Sunday 21 February 2016

Even After Patching, Attackers Found A Different Way To Exploit eBay Users

Even After Patching, Attackers Found A Different Way To Exploit eBay Users 

Two weeks ago, the Cybersecurity firm Checkpoint has discovered the JSF*** XSS bug. Now JSF*** XSS bug is being used in real-world attacks on the platform of eBay, even when the eBay had already neutralized it.

Few years back Martin Kleppe started the JSF*** which comes under an educational project. The purpose of starting it is to manage most of the narrow down JavaScript syntax into a combination of characters like: [, ], (, ), ! and +.

An attacker can easily hide their code into the JSF*** through the regular javaScript syntax, and then after it is being inserted into the product description field by them. This thing is discovered by the Check Point security researchers during the creation of an eBay store.

Is JSF*** XSS bug is hard to detect?

JSF*** XSS bugs are really very difficult to detect because it has a non-standard character set. JSF*** XSS bug stored in the product's description by passing through the eBay's XSS filter. And the malicious code in product page will get executed once when the user's access the product page, right on the eBay store.

Most of the users arrive there because of many reasons:

>> By clicking on actual links.
>> Most of them had their guard down.

This JSF*** XSS bug firstly launched on main domain of eBay.

The previous fix of eBay was not sufficient:

Previously when this bug came, eBay refused to patch the issue, but because of pressure from InfoSec community, eBay had released a partial fix which is not that much effective according to the firm Netcraft (a security and monitoring firm). They have observed the real world instances where the eBay visitors have been affected by this bug.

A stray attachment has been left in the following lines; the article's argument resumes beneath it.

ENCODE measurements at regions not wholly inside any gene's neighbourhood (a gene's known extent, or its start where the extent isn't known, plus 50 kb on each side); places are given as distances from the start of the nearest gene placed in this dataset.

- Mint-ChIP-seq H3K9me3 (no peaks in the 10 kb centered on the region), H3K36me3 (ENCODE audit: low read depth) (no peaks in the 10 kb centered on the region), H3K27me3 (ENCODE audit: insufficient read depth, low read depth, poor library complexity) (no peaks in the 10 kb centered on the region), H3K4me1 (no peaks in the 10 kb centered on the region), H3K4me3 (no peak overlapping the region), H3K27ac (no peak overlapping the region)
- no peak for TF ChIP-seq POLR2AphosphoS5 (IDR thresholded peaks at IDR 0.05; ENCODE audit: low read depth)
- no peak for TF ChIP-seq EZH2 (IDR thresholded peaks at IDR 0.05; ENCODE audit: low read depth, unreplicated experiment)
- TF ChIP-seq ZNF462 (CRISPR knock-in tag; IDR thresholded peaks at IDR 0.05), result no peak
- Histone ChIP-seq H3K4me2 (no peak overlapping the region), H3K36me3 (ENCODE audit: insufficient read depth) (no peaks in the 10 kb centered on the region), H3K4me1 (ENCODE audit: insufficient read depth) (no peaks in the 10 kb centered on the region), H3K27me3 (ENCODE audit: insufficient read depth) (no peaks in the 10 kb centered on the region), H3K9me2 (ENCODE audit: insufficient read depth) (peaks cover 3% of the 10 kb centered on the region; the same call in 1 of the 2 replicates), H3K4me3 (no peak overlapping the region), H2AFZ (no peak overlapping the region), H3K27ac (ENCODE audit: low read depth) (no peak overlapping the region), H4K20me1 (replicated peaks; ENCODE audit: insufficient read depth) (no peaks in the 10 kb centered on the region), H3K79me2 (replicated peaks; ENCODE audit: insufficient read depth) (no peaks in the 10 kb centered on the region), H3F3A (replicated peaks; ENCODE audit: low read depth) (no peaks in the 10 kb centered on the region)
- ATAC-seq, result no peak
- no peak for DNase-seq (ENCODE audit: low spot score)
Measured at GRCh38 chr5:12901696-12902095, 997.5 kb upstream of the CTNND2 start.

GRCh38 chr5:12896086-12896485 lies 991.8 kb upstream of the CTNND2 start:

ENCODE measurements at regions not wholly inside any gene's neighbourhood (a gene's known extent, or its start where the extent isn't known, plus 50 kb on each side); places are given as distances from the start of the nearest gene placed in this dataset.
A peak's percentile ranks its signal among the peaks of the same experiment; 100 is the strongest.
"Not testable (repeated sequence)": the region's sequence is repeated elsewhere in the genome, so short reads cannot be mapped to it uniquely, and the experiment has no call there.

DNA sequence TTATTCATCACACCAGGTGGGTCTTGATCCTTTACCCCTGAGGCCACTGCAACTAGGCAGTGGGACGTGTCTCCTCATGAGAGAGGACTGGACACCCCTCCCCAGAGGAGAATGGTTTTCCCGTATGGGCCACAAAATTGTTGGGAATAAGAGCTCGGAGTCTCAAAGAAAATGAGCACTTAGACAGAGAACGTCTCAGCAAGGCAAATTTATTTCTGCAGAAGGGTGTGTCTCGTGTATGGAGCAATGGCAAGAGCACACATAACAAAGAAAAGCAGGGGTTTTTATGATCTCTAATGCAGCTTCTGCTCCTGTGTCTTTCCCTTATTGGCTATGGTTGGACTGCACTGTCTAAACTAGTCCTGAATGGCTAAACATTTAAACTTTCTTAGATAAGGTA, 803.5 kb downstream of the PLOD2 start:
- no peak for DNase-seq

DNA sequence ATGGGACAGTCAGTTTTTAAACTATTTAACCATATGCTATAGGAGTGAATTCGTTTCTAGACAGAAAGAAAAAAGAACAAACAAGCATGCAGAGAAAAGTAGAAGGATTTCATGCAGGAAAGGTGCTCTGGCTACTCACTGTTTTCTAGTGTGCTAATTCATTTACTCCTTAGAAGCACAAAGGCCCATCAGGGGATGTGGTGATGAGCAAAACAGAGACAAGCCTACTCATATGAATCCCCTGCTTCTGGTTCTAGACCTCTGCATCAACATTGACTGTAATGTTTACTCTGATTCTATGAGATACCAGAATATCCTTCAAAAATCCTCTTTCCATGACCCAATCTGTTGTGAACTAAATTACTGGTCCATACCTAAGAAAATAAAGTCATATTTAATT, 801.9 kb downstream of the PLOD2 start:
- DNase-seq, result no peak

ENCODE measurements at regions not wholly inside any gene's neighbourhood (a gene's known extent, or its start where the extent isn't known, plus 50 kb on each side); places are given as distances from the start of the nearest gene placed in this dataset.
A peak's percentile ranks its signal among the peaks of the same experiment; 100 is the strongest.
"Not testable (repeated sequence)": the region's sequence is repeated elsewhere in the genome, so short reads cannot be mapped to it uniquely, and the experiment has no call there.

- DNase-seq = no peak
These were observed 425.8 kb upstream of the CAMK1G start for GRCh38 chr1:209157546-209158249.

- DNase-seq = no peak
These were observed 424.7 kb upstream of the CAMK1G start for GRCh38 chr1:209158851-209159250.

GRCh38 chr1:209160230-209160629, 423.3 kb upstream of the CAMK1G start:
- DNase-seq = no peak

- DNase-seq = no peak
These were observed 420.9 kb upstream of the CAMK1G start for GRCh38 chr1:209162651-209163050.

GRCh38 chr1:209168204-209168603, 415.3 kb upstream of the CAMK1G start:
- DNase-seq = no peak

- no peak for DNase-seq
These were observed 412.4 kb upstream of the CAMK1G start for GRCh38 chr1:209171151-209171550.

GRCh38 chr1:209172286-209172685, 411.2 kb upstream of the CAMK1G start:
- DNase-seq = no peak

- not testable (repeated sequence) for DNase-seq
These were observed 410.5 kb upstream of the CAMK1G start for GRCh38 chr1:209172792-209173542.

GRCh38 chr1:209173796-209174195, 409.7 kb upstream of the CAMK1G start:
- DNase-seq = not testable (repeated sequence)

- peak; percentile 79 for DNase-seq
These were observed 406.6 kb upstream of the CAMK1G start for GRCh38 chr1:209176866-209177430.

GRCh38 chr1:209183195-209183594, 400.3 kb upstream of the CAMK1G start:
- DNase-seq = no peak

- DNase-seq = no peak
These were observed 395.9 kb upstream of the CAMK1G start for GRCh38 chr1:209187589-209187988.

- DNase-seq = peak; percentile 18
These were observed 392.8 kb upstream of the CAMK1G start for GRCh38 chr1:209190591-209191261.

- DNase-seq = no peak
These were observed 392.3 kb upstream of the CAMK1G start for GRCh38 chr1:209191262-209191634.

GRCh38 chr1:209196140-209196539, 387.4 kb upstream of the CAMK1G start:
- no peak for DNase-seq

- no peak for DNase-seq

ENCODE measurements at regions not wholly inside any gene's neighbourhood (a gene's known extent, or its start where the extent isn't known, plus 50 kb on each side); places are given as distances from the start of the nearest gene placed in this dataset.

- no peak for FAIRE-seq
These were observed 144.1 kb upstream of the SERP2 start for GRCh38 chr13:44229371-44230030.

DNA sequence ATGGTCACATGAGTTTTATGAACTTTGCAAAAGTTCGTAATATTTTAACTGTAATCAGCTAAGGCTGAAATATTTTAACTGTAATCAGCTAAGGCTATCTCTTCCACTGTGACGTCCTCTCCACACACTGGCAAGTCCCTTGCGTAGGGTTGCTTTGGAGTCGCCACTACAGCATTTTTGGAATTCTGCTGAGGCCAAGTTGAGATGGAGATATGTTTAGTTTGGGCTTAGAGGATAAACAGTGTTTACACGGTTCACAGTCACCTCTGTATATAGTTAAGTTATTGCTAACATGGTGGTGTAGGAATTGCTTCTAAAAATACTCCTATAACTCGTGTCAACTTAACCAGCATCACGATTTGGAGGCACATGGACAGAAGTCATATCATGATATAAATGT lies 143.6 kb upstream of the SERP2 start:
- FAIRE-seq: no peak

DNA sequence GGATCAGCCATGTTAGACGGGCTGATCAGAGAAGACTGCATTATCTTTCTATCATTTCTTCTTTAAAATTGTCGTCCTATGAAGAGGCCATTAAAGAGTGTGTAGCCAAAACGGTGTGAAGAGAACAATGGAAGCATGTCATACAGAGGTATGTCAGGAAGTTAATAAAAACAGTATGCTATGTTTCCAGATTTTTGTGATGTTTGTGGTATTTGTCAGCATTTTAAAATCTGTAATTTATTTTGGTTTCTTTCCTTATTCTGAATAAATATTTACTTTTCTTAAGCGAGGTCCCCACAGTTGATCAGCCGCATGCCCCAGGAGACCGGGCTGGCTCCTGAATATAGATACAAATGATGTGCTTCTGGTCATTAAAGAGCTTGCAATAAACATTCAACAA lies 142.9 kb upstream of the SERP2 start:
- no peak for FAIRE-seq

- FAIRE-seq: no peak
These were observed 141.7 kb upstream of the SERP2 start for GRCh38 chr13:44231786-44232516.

According to the firm Netcraft "in order to create malicious product listening for vehicles, user's accounts have been compromised by the hackers, almost all accounts are of eBay users, and because of having legitimate activities in their profile they are hard to detect,"

Curiously, the crooks employing JSF*** aren't stealing eBay passwords

"Not only is it rather cleverly launched from the legitimate eBay site, and uses randomly-named files that are deleted to evade detection, but it also tries to avoid leaving any evidence in eBay's server logs," Netcraft researchers noted about this most recent campaign that employs JSF***.

Only the email addresses have been stolen by this phishing campaign, not any password. Because through the escrow service, payment link is sent to the user through an email along with the address and they are using the user's interest in the eBay product. Once the customer initiates a payment link, the crooks will keep all the money.


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